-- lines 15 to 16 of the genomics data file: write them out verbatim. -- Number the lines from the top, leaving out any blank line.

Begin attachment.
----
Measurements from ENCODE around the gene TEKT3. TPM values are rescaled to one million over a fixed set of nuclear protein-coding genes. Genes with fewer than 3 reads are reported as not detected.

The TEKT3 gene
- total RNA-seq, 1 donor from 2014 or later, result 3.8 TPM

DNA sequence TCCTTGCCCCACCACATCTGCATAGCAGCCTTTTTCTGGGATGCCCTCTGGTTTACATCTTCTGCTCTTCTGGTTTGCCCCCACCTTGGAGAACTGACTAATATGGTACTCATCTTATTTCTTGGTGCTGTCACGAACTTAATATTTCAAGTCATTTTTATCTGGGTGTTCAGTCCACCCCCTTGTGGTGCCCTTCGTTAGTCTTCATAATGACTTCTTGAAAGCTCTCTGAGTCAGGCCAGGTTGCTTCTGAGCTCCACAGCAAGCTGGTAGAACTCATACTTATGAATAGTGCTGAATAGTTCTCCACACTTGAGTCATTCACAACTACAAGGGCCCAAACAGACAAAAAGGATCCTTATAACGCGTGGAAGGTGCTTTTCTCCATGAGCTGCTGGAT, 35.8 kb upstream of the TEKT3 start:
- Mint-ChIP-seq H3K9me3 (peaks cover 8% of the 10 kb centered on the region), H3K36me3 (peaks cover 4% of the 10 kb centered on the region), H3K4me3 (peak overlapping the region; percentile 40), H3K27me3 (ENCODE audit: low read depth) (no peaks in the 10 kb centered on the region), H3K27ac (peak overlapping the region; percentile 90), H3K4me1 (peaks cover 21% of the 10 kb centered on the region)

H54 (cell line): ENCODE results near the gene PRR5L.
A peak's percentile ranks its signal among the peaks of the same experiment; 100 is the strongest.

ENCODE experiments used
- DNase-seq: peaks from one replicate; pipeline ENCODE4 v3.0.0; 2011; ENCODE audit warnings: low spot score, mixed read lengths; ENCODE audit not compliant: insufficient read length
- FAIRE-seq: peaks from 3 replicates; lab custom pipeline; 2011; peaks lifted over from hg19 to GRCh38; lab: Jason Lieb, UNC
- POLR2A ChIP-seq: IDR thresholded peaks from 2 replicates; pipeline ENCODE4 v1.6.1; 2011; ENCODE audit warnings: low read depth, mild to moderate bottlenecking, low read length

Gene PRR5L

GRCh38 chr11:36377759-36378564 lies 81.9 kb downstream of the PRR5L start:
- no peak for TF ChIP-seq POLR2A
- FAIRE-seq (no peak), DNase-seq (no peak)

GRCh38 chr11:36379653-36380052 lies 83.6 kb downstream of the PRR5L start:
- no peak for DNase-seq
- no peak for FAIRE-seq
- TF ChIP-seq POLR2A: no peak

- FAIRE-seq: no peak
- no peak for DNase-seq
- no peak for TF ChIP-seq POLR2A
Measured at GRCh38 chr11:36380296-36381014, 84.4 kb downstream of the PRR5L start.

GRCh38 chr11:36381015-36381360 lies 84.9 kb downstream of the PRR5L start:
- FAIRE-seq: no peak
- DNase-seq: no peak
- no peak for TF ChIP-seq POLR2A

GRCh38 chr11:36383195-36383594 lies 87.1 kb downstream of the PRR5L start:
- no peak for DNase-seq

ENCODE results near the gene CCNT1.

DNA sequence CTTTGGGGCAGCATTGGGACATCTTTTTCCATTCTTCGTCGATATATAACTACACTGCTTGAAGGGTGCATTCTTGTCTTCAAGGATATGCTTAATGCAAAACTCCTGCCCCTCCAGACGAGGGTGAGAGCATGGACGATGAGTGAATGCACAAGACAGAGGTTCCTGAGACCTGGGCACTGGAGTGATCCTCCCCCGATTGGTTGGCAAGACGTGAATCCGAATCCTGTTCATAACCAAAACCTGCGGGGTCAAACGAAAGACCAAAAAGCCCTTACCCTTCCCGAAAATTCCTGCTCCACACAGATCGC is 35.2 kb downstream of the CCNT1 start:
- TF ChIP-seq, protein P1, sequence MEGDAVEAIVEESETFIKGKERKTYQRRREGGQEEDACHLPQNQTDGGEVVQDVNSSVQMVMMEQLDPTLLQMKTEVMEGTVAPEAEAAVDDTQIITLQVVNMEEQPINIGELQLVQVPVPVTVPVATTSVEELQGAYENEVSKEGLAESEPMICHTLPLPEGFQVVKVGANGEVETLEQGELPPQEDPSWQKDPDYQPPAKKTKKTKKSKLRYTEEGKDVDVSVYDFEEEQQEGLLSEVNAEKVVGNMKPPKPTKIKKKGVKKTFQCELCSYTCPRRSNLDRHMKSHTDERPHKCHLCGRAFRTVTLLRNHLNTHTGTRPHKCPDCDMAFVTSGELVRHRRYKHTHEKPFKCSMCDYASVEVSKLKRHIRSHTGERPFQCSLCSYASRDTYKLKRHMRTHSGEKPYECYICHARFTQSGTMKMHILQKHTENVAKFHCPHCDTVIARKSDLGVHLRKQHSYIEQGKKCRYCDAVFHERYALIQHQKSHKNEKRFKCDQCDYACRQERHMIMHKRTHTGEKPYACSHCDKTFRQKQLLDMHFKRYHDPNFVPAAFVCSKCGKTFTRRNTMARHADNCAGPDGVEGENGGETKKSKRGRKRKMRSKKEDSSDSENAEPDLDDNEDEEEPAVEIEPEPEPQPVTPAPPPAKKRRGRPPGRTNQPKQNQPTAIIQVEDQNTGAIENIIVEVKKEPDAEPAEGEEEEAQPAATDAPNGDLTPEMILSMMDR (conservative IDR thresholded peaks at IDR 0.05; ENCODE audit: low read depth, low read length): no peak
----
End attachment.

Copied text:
- FAIRE-seq (no peak), DNase-seq (no peak)

GRCh38 chr11:36379653-36380052 lies 83.6 kb downstream of the PRR5L start: